Rey Mysterio got to 619 him and Wade Barrett tossed him to the floor to end his run. In fact, I'm guessing in an effort to make sure he did not look too strong, he didn't even attempt to do his patented stepping over the top rope as he entered. I believe guys like Great Khali and Big Show do it now, so can't show up the loyal guys.
And good for McMahon on that. He could have bowed to some heat from Shawn or Hunter and put him over some of the existing roster. Either no one made that ask (which is certainly possible) or McMahon ran his show his way and said "take it or leave it."
In all fairness, Nash laid on the ropes, and sold for everyone. Even as the chants were growing louder. Rey put his finisher on, and not too long after he had arrived, he was on the floor. As he knelt on the floor outside the ring, the crowd still cheered his name. And in what may have been some on the fly booking, one of the referee's appeared to lean down to talk with Nash.
Coincidentally just a minute later, on his way from the ring, he had a brief stare down with the Big Show. They both stopped on the ramp meeting eye to eye. And the fan in us all wondered if we have just saw what they tried to accomplish with Lesnar/Taker recently (planting the seeds of a possible confrontation between the two).
So what exactly caused Nash to get the reaction he did? Many of the current fans are very vocal when talking about the older guys and how they need to go away and let the youth movement take over. But yet the reaction for Nash seemed genuine and made it sound as if there was real interest in him again. So it begs the question, why the pop?
The most logical answer is simply this. My generation (35ish crowd) grew up with the Monday Night Wars. We knew Nash when he was bad (meaning entertaining to watch). He's never had any extravagant moveset. I am not ever sure he would argue that with you. But he was fun to watch. He had some hilarious moments with Scott Hall during the nWo days and in terms of garnering heat from the crowd, he was very good at eliciting the response from the throngs of fans.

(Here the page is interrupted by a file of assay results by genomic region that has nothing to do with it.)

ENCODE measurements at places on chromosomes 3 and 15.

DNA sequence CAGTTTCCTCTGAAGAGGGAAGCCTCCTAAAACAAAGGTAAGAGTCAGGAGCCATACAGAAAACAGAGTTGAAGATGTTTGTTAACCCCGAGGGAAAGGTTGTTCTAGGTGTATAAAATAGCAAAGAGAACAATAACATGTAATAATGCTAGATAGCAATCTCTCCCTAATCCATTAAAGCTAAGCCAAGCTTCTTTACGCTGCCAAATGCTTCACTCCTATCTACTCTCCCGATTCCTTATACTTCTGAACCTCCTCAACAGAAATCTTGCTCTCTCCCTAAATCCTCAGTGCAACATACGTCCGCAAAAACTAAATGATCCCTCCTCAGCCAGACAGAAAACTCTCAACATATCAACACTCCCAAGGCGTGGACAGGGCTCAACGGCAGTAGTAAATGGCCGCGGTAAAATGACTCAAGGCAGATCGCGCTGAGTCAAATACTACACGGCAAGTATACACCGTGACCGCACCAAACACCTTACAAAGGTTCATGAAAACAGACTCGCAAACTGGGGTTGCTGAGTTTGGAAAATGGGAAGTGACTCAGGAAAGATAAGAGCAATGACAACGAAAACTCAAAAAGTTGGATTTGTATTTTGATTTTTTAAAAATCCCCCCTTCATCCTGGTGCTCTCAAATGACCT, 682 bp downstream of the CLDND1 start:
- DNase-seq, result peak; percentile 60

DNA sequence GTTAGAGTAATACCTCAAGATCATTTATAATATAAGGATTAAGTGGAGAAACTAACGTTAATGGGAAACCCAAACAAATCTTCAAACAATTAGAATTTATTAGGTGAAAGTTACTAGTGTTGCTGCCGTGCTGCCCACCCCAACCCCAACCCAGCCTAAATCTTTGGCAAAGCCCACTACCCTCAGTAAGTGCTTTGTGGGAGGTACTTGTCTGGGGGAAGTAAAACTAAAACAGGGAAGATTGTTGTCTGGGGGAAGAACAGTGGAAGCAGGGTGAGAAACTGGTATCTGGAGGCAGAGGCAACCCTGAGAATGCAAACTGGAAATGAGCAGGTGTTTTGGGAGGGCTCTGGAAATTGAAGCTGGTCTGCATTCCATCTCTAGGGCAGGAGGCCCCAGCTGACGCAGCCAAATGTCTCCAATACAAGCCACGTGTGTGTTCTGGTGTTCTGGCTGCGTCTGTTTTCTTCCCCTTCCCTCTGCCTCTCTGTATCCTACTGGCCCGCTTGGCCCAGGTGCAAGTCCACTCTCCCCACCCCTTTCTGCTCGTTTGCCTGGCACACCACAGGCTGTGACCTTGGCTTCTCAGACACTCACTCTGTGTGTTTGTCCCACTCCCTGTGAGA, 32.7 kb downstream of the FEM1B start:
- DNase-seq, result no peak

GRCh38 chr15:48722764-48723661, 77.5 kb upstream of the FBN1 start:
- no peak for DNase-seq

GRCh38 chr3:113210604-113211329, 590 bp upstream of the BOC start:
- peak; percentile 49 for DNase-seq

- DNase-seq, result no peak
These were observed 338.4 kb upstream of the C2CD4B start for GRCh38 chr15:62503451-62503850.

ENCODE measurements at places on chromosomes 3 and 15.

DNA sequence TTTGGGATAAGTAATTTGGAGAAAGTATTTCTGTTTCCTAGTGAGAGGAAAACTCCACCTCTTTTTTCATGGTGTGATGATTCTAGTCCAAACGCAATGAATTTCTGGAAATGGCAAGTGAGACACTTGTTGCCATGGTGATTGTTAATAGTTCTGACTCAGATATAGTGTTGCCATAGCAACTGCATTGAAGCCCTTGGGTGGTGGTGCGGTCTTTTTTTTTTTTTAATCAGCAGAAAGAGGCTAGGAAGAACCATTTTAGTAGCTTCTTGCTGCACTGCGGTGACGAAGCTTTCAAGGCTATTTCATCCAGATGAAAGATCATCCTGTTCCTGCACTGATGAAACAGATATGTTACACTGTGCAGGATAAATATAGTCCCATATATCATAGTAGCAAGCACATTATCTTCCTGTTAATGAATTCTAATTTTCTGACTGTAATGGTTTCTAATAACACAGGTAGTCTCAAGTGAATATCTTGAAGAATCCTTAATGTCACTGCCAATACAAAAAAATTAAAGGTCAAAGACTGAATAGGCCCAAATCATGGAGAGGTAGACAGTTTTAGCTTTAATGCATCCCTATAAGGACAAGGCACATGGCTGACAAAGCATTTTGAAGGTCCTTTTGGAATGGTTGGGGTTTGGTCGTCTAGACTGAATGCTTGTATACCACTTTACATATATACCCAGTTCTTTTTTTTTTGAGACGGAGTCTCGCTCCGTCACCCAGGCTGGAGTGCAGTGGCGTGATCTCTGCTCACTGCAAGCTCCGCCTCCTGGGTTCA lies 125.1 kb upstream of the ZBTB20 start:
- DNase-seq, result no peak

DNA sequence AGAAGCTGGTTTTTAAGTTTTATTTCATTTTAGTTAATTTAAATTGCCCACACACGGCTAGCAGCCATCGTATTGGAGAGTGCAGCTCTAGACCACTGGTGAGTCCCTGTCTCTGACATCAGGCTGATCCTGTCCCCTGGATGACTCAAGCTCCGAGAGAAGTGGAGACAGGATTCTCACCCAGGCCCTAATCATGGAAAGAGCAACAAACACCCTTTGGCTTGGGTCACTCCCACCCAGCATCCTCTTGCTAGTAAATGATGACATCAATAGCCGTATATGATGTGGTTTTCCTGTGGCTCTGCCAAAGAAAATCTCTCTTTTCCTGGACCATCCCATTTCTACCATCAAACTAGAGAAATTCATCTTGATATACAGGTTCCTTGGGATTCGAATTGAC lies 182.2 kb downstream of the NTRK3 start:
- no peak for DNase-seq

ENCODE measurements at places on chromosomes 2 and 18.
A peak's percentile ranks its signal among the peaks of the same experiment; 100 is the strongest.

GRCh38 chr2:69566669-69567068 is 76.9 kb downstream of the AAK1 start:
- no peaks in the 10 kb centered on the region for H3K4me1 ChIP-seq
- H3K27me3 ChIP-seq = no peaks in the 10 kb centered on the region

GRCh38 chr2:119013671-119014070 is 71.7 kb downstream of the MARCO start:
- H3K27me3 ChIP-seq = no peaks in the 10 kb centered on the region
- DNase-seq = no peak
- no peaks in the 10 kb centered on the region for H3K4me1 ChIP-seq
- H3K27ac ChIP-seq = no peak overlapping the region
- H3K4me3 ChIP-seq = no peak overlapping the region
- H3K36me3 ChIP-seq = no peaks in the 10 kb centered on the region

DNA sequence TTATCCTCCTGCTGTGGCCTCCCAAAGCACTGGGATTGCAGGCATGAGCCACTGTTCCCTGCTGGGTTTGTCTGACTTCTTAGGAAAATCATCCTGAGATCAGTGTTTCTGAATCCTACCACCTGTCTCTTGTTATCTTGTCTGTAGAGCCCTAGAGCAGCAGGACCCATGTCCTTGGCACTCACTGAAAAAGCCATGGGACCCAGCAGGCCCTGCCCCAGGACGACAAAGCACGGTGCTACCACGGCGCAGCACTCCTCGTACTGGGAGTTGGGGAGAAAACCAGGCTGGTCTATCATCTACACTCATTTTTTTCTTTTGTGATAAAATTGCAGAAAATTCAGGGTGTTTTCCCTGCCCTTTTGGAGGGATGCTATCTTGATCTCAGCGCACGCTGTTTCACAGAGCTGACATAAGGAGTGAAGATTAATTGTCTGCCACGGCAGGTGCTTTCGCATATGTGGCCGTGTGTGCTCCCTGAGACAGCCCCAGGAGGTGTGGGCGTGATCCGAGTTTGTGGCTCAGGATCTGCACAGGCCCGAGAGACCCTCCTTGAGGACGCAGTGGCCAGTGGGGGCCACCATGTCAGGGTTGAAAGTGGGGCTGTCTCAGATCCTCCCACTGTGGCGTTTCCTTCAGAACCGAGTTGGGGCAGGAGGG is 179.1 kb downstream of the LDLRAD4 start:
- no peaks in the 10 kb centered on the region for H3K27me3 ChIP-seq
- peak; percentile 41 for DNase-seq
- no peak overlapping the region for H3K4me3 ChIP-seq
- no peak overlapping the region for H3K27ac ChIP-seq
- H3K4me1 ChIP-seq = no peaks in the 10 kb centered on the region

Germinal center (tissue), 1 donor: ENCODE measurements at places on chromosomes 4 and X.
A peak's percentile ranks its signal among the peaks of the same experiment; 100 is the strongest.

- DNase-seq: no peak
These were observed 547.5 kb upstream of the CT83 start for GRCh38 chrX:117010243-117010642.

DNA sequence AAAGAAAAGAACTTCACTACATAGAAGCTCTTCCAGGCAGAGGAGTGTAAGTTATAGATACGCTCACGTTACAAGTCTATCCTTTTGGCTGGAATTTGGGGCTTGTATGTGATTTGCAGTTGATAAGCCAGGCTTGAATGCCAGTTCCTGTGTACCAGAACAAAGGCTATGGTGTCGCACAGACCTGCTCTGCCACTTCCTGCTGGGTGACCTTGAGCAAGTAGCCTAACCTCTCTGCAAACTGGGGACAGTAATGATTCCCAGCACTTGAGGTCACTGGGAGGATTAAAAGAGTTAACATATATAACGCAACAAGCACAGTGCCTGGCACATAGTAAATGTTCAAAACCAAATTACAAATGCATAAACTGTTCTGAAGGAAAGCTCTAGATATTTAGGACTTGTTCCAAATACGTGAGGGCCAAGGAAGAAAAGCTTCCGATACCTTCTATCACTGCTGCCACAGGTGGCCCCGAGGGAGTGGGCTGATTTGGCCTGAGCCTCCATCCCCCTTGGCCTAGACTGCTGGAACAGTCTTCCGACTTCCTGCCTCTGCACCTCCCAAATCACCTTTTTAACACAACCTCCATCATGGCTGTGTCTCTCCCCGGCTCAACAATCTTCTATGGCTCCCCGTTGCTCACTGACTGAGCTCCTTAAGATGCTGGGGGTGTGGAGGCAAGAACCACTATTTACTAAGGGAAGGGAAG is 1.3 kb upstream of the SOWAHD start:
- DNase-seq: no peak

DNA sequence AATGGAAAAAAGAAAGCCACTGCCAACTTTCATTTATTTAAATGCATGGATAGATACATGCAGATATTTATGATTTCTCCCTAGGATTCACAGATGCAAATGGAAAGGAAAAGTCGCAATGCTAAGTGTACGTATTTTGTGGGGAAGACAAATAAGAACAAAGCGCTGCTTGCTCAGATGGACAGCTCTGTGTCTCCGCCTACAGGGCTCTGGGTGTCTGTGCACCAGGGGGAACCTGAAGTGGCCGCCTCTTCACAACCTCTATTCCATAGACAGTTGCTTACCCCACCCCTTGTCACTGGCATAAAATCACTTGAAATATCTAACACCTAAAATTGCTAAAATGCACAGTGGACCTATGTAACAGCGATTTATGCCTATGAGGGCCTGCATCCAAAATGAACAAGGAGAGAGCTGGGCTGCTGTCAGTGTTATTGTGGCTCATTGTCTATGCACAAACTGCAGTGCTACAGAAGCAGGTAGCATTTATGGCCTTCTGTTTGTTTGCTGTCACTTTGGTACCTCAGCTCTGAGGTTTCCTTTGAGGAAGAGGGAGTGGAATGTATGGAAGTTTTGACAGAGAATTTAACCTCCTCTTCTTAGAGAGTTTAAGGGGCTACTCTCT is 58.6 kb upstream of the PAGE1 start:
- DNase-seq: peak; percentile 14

His nickname "Big Daddy Cool" just seemed to fit. He swaggered, he swayed, he had a way about it him that just reeked of "pffft, whatever…". He was a big mean ass kicking machine who was holding the book and making millions of bucks. We all thought that he had the life, both in the ring and likely out of it.
So most of this has a lot to do with nostalgia. We are all grown up now and we have wives, and kids and mortgages. And we have all the responsibility and maturity we can handle. But in Kevin Nash we are able to step back to his arrogant brash tough guy days either as Diesel (hanging with The Clique) or as Kevin Nash, member of the nWo and reflect.
In the same way that everyone "clicked" with Steve Austin (because he was flipping people off, and didn't care about anything, and drank, and all the things the target demographic blue collar guys all wanted to be and do), guys "click" with Nash.
We picture him as just strolling about through life, making a boatload of cash and living it up. We picture him taking no shit from anyone, having all these fans. He's a "guy's guy." And there is a certain appeal to that. And it has not gone away. You can flip him from heel to face or have him play right down the middle. And his supporters are effectively the same.
Remember too that Boston is a Cena town. And I've seen the tape a few times now, and I would be willing to suggest that the pop for Nash was as big if not bigger than that for Cena. In fact, there were multiple chants, both while he was in the ring, and when he got tossed. He played good little soldier, and it worked.
WWE is not managed by some clown. Vince McMahon is as smart a guy in this business as you will find. As has just been revealed, Kevin Nash has been signed to a Legends deal. So anyone who had began to wonder whether he would start hogging the spotlight and stop the youth movement can rest easy. The tease with Big Show for Mania isn't out of the question, though. If I recall correctly, Show hasn't had anything memorable to do in some time now.
So if someone told me that they would give the two of them a small bit of TV time to work an angle leading to Mania (maybe relating to Show being pissed about his treatment when Nash was running the book at WCW), I could see that being worth watching. Heck, it's as good as watching a Ted DiBiase Jr. match with anyone…
Once that's over, let him stick to his legends deal where he would sign some autographs now and than. Putting him and Show in Mania is safe. They're not going to go out and steal the show, but in WrestleMania fashion, a little throw back for us Generation X folks never hurt anyone. Our kids are watching the shows, but we're buying the tickets.